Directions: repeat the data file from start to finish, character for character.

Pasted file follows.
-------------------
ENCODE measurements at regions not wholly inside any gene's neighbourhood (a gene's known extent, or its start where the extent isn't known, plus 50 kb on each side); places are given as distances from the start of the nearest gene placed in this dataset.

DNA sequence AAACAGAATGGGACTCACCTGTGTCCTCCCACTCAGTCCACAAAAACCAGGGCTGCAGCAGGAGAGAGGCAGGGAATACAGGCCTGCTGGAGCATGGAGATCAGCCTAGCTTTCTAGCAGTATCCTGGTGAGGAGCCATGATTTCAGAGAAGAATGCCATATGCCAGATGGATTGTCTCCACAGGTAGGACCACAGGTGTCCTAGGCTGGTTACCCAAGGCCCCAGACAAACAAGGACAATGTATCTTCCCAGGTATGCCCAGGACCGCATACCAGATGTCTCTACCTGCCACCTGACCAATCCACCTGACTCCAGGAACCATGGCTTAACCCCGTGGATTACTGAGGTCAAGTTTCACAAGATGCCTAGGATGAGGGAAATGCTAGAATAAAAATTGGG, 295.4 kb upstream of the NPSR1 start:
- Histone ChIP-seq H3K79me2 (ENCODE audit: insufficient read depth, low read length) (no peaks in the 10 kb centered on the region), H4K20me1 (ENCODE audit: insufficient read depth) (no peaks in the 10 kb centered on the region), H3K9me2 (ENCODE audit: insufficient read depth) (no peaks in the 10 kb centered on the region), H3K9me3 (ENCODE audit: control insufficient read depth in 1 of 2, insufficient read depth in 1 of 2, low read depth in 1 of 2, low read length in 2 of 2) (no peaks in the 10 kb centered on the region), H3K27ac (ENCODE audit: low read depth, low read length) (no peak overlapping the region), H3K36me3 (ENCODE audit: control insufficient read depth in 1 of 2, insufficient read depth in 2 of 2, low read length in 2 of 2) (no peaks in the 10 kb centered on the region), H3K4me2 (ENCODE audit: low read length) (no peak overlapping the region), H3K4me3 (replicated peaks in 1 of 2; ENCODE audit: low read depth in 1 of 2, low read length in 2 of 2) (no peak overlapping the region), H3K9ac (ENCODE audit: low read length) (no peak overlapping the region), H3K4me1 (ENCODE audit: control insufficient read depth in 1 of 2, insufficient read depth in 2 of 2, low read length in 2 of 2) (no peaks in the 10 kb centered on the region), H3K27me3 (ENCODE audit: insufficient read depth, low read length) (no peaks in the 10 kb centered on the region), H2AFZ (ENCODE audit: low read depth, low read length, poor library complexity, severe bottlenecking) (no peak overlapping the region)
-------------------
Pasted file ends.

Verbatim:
ENCODE measurements at regions not wholly inside any gene's neighbourhood (a gene's known extent, or its start where the extent isn't known, plus 50 kb on each side); places are given as distances from the start of the nearest gene placed in this dataset.

DNA sequence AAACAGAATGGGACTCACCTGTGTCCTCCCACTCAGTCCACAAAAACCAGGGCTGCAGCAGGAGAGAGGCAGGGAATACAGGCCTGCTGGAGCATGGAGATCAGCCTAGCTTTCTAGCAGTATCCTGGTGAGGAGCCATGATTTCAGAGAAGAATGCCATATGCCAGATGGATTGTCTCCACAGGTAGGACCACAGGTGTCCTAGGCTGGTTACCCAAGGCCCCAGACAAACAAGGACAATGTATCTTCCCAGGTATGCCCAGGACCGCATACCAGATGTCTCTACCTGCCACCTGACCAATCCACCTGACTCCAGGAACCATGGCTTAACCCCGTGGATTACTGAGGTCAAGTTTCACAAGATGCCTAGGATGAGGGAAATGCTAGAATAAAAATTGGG, 295.4 kb upstream of the NPSR1 start:
- Histone ChIP-seq H3K79me2 (ENCODE audit: insufficient read depth, low read length) (no peaks in the 10 kb centered on the region), H4K20me1 (ENCODE audit: insufficient read depth) (no peaks in the 10 kb centered on the region), H3K9me2 (ENCODE audit: insufficient read depth) (no peaks in the 10 kb centered on the region), H3K9me3 (ENCODE audit: control insufficient read depth in 1 of 2, insufficient read depth in 1 of 2, low read depth in 1 of 2, low read length in 2 of 2) (no peaks in the 10 kb centered on the region), H3K27ac (ENCODE audit: low read depth, low read length) (no peak overlapping the region), H3K36me3 (ENCODE audit: control insufficient read depth in 1 of 2, insufficient read depth in 2 of 2, low read length in 2 of 2) (no peaks in the 10 kb centered on the region), H3K4me2 (ENCODE audit: low read length) (no peak overlapping the region), H3K4me3 (replicated peaks in 1 of 2; ENCODE audit: low read depth in 1 of 2, low read length in 2 of 2) (no peak overlapping the region), H3K9ac (ENCODE audit: low read length) (no peak overlapping the region), H3K4me1 (ENCODE audit: control insufficient read depth in 1 of 2, insufficient read depth in 2 of 2, low read length in 2 of 2) (no peaks in the 10 kb centered on the region), H3K27me3 (ENCODE audit: insufficient read depth, low read length) (no peaks in the 10 kb centered on the region), H2AFZ (ENCODE audit: low read depth, low read length, poor library complexity, severe bottlenecking) (no peak overlapping the region)